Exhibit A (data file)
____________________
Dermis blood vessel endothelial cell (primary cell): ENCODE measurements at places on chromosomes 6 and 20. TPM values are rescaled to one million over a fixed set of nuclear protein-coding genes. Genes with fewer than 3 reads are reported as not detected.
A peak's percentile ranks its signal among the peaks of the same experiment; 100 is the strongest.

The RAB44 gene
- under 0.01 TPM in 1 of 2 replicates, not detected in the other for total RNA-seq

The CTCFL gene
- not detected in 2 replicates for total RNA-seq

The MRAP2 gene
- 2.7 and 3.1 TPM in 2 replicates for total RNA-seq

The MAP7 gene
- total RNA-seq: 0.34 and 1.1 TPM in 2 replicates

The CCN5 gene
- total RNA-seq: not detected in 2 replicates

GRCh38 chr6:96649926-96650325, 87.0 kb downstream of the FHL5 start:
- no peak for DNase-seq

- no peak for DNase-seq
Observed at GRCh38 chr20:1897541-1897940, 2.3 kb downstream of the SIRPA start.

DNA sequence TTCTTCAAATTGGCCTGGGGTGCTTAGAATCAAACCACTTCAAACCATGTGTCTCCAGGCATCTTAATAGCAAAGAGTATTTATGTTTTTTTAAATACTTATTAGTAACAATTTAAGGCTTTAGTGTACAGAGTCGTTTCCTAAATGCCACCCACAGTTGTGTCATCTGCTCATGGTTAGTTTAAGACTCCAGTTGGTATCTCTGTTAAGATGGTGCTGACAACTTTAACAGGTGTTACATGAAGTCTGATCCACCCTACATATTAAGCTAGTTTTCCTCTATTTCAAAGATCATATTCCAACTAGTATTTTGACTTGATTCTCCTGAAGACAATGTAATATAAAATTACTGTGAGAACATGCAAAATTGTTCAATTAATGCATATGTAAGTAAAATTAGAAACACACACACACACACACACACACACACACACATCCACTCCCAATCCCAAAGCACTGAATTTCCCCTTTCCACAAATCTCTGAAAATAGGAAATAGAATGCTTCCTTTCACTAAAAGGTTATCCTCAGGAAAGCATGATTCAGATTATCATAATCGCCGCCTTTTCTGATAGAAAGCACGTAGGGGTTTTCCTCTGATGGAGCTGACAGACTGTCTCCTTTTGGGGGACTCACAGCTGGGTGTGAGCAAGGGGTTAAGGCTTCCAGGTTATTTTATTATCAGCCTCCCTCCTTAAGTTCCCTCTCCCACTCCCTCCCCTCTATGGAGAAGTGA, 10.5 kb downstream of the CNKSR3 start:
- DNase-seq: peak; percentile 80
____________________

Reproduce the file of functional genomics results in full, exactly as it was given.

Dermis blood vessel endothelial cell (primary cell): ENCODE measurements at places on chromosomes 6 and 20. TPM values are rescaled to one million over a fixed set of nuclear protein-coding genes. Genes with fewer than 3 reads are reported as not detected.
A peak's percentile ranks its signal among the peaks of the same experiment; 100 is the strongest.

The RAB44 gene
- under 0.01 TPM in 1 of 2 replicates, not detected in the other for total RNA-seq

The CTCFL gene
- not detected in 2 replicates for total RNA-seq

The MRAP2 gene
- 2.7 and 3.1 TPM in 2 replicates for total RNA-seq

The MAP7 gene
- total RNA-seq: 0.34 and 1.1 TPM in 2 replicates

The CCN5 gene
- total RNA-seq: not detected in 2 replicates

GRCh38 chr6:96649926-96650325, 87.0 kb downstream of the FHL5 start:
- no peak for DNase-seq

- no peak for DNase-seq
Observed at GRCh38 chr20:1897541-1897940, 2.3 kb downstream of the SIRPA start.

DNA sequence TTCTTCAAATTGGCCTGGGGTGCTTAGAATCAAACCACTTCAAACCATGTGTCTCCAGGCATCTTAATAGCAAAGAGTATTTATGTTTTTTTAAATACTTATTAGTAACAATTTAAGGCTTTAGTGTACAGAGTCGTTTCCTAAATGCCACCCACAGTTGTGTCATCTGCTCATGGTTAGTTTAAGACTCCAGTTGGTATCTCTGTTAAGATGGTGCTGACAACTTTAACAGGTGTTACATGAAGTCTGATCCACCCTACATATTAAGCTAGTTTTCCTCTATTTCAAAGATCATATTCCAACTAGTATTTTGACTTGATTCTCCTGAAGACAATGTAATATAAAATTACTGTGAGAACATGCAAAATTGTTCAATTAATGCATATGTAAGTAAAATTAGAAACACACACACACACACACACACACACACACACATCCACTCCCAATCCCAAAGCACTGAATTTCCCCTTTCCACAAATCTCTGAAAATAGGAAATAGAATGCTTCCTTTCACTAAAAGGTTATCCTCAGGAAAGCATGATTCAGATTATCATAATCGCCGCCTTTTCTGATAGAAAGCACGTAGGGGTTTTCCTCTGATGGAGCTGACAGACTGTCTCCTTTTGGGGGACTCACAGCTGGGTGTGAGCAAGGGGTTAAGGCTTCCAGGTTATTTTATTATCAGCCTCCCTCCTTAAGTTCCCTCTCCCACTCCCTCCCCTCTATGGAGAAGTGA, 10.5 kb downstream of the CNKSR3 start:
- DNase-seq: peak; percentile 80